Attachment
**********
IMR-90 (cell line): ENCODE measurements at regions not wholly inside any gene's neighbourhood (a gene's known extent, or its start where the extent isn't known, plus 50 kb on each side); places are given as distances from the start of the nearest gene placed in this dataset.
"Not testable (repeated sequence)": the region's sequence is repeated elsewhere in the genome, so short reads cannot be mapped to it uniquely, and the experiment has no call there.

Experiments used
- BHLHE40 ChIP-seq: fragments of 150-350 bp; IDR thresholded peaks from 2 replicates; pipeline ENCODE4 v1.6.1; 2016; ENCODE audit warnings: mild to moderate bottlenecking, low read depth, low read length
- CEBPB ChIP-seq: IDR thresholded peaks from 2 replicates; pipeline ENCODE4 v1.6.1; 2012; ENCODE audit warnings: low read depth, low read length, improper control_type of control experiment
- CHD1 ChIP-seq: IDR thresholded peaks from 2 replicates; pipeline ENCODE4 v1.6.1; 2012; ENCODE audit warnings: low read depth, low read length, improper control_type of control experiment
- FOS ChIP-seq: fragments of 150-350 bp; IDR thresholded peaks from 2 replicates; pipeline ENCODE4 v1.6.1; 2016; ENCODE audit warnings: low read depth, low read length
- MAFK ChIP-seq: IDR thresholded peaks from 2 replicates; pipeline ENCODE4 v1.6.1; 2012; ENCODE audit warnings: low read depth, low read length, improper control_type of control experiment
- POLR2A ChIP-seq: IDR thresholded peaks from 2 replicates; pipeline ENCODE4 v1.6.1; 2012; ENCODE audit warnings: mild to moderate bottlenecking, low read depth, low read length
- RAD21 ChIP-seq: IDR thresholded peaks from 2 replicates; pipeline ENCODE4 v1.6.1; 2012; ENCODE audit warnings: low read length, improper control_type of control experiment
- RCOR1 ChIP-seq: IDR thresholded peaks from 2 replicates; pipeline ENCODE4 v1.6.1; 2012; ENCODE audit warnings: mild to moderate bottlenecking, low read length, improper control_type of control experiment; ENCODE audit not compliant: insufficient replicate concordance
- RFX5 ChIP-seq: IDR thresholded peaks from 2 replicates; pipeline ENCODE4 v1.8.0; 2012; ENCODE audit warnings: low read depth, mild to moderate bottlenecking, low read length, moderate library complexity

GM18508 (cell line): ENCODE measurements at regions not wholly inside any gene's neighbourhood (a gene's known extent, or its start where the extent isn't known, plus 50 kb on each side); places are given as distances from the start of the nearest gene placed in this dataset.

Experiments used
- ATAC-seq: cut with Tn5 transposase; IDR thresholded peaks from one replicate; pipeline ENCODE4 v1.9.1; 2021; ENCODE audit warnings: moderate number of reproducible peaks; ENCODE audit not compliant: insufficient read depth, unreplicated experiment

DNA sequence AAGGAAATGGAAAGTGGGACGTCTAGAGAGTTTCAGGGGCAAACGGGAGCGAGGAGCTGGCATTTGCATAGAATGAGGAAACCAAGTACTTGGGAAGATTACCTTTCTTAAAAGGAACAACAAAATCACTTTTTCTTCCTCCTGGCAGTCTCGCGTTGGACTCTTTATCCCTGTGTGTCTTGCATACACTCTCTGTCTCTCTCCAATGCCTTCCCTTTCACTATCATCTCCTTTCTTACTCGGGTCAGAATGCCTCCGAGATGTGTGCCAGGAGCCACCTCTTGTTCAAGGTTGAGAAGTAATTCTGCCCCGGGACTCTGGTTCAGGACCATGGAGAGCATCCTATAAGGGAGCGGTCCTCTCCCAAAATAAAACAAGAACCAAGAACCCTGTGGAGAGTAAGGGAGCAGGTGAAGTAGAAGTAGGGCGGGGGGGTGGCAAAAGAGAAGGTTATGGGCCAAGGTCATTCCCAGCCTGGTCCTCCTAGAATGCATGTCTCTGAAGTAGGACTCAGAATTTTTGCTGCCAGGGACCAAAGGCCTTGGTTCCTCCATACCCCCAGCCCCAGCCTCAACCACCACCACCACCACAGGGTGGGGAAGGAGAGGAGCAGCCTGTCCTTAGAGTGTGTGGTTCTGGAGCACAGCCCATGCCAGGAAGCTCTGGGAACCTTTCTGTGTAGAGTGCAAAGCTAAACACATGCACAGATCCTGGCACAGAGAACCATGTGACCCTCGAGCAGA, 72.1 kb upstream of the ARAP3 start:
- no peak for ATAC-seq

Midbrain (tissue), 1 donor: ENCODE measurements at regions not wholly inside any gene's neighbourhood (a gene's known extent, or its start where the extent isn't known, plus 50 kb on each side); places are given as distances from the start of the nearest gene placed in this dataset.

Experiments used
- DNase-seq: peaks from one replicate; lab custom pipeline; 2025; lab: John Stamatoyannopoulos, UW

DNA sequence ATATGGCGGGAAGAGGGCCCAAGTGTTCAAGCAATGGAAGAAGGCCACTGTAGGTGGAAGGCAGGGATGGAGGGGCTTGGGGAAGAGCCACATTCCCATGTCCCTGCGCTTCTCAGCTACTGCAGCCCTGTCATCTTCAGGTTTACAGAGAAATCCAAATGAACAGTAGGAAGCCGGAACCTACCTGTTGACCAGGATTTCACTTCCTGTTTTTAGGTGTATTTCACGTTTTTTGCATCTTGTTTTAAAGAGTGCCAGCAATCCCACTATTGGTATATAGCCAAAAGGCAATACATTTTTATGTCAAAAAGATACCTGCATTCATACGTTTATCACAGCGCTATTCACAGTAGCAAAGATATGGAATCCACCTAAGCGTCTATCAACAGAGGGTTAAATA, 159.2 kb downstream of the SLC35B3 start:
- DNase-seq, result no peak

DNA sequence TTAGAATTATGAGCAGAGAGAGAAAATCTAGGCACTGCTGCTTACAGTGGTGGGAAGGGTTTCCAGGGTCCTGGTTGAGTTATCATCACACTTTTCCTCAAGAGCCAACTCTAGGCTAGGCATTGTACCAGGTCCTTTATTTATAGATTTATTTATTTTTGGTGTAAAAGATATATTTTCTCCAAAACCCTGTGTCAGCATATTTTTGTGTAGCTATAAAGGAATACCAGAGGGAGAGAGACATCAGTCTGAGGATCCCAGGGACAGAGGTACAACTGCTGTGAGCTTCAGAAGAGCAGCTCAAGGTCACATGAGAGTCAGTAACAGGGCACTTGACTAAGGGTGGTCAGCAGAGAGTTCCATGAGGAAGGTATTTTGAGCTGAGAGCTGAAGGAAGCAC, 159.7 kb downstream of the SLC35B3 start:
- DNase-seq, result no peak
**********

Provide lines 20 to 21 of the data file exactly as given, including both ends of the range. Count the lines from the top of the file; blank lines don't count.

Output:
- DNase-seq: peaks from one replicate; lab custom pipeline; 2025; lab: John Stamatoyannopoulos, UW

DNA sequence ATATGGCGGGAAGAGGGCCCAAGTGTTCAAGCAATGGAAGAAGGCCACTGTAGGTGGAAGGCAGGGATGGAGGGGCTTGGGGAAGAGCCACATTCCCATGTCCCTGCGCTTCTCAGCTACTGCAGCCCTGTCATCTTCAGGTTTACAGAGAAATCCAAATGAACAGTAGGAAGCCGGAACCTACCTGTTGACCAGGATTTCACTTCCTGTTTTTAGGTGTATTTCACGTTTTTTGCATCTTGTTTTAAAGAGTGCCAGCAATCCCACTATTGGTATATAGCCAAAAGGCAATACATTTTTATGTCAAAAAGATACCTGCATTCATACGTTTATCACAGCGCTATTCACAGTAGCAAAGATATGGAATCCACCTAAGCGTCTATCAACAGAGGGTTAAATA, 159.2 kb downstream of the SLC35B3 start: